Lyrically, he doesn’t stray far from the usual stylings he has come to grace us with in the last decade. His themes range from the typical love to loss to friendship to observation. The interesting thing throughout this record is how personal the songs feel, without always having to discuss personal topics. You come away feeling that Matt wrote these songs just for your ears, and as a listener you couldn’t ask for more from a singer-songwriter.

My complaint on the album, if I were to create one, is that there aren’t really standout tracks–meaning there is not clear single, or set of singles. However, this doesn’t mean that the songs are weak, it just means that he has come up with his most complete album to date. A listener can go from the first song to the end without getting lost or bored. I suppose this is a good thing–depends on how you look at it.

Whether he is stripped down to the bare bones of an acoustic guitar, or whether he is backed by a full band, Matt Pryor continues to write amazing songs, accompanied by lyrics you can identify with throughout Confidence Man. This is just another warning to the music masses that Pryor is indeed a songwriter who still has what it takes to write great songs.

And, he is coming to Austin on August 23rd with his other group The Terrible Twos. Pick up your tickets.

HEALTH Tonight @ Emos

Tonight Emos will host the danceable band HEALTH on the inside stage, fresh off their set at Pitchfork Music Festival. All signs point to a phenomenal show filled with dance tracks and crazed stage antics. If you’ve got nothing else to do tonight, this is where you should be. Even if you have something to do, this is still where you should go. Doors, as usual, are at 8 PM. See you tonight folks!  Below is a song by the band called “Crime Wave”.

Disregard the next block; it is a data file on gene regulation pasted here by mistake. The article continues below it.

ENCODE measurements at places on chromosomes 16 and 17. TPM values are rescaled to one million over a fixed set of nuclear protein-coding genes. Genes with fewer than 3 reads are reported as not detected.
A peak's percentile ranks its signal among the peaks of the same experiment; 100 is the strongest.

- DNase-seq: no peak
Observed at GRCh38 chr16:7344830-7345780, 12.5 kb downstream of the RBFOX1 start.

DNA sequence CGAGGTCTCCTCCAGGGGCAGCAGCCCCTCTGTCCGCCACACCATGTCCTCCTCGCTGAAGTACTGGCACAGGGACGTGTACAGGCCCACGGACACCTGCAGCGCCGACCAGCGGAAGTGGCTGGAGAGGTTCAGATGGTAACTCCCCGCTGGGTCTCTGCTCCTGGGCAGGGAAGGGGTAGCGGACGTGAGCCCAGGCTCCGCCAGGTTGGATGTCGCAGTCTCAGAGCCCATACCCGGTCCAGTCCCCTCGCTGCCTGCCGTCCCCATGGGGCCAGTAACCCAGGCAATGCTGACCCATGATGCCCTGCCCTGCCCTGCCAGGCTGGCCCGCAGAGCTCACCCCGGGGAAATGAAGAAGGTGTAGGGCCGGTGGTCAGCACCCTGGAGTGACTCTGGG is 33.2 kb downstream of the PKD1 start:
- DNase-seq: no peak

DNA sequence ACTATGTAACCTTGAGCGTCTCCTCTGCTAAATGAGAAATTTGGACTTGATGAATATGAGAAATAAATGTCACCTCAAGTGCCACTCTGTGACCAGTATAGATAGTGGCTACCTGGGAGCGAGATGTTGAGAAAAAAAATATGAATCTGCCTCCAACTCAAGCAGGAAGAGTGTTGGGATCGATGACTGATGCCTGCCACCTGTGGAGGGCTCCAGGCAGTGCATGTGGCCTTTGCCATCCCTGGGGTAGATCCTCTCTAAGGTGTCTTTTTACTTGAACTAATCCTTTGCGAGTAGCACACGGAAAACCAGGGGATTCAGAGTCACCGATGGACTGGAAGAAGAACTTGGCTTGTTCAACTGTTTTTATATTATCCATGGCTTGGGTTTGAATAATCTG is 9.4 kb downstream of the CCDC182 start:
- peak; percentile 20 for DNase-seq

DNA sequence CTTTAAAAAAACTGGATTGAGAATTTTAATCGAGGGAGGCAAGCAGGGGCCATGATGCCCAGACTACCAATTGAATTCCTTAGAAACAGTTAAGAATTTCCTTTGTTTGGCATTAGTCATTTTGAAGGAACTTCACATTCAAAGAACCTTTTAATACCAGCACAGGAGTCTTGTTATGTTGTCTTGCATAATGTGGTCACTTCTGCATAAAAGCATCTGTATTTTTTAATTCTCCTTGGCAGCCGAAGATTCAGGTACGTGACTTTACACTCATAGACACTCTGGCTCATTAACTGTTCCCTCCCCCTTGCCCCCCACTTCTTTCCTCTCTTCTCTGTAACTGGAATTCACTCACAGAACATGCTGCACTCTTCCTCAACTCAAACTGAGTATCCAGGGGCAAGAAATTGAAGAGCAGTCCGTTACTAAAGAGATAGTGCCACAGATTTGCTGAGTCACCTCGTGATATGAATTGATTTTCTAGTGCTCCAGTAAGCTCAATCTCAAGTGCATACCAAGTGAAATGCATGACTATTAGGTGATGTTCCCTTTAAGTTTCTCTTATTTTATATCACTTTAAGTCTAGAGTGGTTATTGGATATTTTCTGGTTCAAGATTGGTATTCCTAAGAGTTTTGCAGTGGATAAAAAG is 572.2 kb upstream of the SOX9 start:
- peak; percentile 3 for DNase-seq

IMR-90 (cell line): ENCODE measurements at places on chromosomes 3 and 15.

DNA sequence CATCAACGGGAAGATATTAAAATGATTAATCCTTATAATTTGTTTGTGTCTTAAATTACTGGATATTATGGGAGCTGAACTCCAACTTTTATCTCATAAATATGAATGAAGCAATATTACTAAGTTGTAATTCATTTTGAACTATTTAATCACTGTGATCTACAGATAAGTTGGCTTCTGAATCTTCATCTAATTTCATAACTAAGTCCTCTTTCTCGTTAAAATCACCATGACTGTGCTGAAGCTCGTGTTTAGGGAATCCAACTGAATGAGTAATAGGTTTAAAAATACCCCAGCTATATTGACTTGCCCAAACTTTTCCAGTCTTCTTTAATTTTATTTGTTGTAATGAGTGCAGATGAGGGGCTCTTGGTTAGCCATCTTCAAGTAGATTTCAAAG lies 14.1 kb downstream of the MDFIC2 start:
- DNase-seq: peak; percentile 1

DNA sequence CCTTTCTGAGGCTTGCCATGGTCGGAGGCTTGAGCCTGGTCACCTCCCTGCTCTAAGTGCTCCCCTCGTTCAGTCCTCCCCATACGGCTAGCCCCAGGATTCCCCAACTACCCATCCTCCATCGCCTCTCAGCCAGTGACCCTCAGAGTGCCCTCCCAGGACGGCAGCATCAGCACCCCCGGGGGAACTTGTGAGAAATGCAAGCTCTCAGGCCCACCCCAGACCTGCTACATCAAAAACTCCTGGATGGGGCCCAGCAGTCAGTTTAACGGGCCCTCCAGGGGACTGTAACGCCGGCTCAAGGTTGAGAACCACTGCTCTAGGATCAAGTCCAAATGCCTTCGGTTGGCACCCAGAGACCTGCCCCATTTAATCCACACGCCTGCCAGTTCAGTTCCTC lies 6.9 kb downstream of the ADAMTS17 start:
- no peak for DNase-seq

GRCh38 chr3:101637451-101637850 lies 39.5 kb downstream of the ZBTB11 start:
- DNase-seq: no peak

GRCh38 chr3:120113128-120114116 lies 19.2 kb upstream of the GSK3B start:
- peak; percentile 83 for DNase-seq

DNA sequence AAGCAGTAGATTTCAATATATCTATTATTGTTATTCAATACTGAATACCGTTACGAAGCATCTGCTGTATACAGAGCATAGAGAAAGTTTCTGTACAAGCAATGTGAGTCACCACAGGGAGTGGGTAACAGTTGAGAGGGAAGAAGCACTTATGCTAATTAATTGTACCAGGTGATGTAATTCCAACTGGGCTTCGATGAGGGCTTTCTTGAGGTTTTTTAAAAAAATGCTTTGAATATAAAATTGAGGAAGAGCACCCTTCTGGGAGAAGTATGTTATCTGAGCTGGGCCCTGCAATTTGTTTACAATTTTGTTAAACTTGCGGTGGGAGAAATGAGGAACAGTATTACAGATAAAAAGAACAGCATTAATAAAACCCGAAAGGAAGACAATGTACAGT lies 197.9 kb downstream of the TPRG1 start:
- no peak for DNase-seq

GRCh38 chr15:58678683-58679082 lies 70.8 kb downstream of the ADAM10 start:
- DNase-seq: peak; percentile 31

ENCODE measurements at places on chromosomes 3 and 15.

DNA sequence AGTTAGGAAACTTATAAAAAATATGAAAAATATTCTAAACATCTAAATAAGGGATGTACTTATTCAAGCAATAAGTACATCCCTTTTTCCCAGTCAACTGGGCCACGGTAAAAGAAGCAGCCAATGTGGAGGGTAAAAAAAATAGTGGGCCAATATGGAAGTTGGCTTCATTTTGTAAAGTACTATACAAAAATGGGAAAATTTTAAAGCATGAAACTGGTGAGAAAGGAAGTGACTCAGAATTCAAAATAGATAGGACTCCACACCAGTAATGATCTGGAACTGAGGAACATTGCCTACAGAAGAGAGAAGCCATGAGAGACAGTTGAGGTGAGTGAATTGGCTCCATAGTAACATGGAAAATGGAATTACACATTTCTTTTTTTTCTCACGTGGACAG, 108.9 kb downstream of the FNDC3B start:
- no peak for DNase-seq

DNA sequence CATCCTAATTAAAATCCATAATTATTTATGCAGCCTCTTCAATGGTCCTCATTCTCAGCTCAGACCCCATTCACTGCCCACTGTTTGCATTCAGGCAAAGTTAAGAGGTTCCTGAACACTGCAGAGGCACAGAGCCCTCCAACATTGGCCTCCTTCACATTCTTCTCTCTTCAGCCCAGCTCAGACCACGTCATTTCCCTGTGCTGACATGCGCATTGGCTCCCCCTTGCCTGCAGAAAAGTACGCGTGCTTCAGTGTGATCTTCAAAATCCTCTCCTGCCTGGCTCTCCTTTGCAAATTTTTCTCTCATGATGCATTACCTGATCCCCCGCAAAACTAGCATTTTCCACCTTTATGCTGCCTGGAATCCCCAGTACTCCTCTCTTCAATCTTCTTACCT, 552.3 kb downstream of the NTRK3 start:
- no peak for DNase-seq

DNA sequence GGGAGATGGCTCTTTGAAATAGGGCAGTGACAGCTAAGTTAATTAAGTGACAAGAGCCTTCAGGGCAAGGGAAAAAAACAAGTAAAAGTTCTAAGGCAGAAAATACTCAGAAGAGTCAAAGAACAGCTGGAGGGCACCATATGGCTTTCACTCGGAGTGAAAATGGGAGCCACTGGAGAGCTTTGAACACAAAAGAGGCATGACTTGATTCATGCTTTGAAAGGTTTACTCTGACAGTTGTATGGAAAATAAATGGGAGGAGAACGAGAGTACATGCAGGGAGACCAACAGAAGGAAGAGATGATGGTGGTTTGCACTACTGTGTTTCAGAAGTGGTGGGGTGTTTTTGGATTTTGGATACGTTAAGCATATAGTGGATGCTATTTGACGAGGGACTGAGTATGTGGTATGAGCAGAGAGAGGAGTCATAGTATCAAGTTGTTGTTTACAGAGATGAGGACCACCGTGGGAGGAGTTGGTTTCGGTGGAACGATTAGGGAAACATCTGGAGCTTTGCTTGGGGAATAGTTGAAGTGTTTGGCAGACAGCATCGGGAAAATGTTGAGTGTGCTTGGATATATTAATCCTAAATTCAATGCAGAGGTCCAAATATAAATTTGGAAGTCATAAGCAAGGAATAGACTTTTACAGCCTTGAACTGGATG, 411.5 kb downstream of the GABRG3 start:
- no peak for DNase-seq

[audio:http://austintownhall.com/wp-content/uploads/2008/07/health-crimewave.mp3]

Download: HEALTH – Crimewave [MP3]

New Music from Colourmusic

Oklahoma’s Colourmusic is set to release their album, F, Monday, Orange, February, Venus, Lunatic, 1 or 13, on September 9th on Great Society Records. We have just gotten our hands on a new song for you to enjoy titled “Winter Song.” This is one of their slower tunes, but it shows the range of the band. Be sure to keep track of these guys as they are sure to build a huge following with their rocking live show.

For more info you can check them out on their Myspace Page.

[audio:http://austintownhall.com/wp-content/uploads/2008/07/11-winter-song1.mp3]

Download: wintersong.mp3

1 899 900 901 902 903 907